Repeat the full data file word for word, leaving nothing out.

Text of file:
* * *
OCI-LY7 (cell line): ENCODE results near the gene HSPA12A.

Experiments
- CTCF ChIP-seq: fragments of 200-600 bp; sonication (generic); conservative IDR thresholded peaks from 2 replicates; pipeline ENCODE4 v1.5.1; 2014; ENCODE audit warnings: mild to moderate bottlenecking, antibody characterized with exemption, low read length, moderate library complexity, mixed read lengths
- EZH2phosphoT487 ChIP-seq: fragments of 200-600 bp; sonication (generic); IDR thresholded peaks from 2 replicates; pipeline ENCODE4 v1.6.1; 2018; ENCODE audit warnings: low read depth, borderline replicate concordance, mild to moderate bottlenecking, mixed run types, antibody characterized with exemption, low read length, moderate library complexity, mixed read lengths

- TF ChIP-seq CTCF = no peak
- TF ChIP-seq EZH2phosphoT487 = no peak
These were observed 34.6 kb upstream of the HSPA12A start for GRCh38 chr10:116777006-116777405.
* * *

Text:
OCI-LY7 (cell line): ENCODE results near the gene HSPA12A.

Experiments
- CTCF ChIP-seq: fragments of 200-600 bp; sonication (generic); conservative IDR thresholded peaks from 2 replicates; pipeline ENCODE4 v1.5.1; 2014; ENCODE audit warnings: mild to moderate bottlenecking, antibody characterized with exemption, low read length, moderate library complexity, mixed read lengths
- EZH2phosphoT487 ChIP-seq: fragments of 200-600 bp; sonication (generic); IDR thresholded peaks from 2 replicates; pipeline ENCODE4 v1.6.1; 2018; ENCODE audit warnings: low read depth, borderline replicate concordance, mild to moderate bottlenecking, mixed run types, antibody characterized with exemption, low read length, moderate library complexity, mixed read lengths

- TF ChIP-seq CTCF = no peak
- TF ChIP-seq EZH2phosphoT487 = no peak
These were observed 34.6 kb upstream of the HSPA12A start for GRCh38 chr10:116777006-116777405.